What is orthostatic hypotension?

Orthostatic hypotension is a form of low blood pressure than happens when standing up from either a sitting or a lying position. It can make you feel dizzy or lightheaded, and it may even make you faint. 

The condition can be mild and last for only a few minutes, but some cases of orthostatic hypotension may last longer and could be a symptom of a more serious illness. If you frequently feel lightheaded when standing up, call your doctor for an appointment to rule out any more serious conditions. If you lose consciousness, even briefly, you should see a doctor immediately. 


Feeling dizzy or lightheaded when standing up is the most common symptom of orthostatic hypotension. Other symptoms include blurry vision, weakness, fainting, confusion, or nausea. Keep a record of your symptoms, including when they occur and how long they last, to discuss with your doctor. 


Gravity causes blood to pool in your legs and abdomen when you stand up, which means lower blood pressure because there is less blood circulating back to your heart. In normal function of the body, there are special receptors that identify the lower blood pressure and signal the heart to pump more blood to stabilize your blood pressure.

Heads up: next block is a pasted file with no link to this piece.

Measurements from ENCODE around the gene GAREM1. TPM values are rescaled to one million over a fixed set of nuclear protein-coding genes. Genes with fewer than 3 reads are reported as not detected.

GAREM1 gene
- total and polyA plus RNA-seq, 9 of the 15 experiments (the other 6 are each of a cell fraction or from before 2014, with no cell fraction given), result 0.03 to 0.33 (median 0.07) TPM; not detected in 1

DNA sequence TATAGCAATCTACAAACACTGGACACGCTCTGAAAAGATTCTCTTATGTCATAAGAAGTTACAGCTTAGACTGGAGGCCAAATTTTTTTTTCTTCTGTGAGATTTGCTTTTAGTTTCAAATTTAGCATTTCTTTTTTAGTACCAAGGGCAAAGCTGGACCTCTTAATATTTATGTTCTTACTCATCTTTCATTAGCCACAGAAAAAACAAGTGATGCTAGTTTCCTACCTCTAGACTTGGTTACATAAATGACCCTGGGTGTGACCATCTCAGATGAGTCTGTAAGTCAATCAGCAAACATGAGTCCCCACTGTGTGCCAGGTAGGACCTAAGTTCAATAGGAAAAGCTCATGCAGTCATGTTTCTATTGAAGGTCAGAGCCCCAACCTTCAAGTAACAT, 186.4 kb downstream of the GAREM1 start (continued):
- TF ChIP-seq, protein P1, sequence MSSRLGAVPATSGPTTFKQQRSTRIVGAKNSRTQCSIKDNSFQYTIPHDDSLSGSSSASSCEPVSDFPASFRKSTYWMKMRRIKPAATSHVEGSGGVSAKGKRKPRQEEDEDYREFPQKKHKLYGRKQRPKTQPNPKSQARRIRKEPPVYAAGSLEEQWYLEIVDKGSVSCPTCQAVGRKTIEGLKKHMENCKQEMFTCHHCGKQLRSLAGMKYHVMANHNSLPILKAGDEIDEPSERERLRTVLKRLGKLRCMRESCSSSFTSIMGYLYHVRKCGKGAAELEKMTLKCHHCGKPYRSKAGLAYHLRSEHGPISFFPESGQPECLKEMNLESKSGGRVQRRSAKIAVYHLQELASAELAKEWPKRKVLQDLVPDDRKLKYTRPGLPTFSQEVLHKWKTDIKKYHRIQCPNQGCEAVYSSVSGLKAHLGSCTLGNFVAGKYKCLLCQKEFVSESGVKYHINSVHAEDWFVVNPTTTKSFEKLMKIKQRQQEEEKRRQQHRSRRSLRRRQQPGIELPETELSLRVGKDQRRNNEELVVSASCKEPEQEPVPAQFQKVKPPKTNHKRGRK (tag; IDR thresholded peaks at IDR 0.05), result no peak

In patients with orthostatic hypotension, something disrupts this normal process that results in the body not regulating blood pressure as it should. There are several conditions which put people at higher risk for orthostatic hypotension, including: 

  • Dehydration, which leads to a decrease in blood volume. 
  • Anemia or blood loss that can reduce the number of red blood cells that carry oxygen in the bloodstream. 
  • Heart conditions that may also contribute to low blood pressure, such as extremely low heart rate, heart valve problems, heart attack, or heart failure. 
  • Certain medications, including many used to treat high blood pressure, psychiatric conditions, or autonomic nervous system disorders. 


Treatment for orthostatic hypotension often focuses on treating the underlying cause to reduce the frequency of occurrences. This may include lifestyle changes, such as drinking more water or changing how you sit and stand, or changes to medications. Some patients may also wear compression socks to help reduce blood pooling in the legs. 

If you experience occasional dizziness when standing up, be sure to tell your Oklahoma Heart Hospital physician about your symptoms. Your doctor can use a range of tests to help identify the underlying cause and discuss treatments to lessen the occurrence of orthostatic hypotension.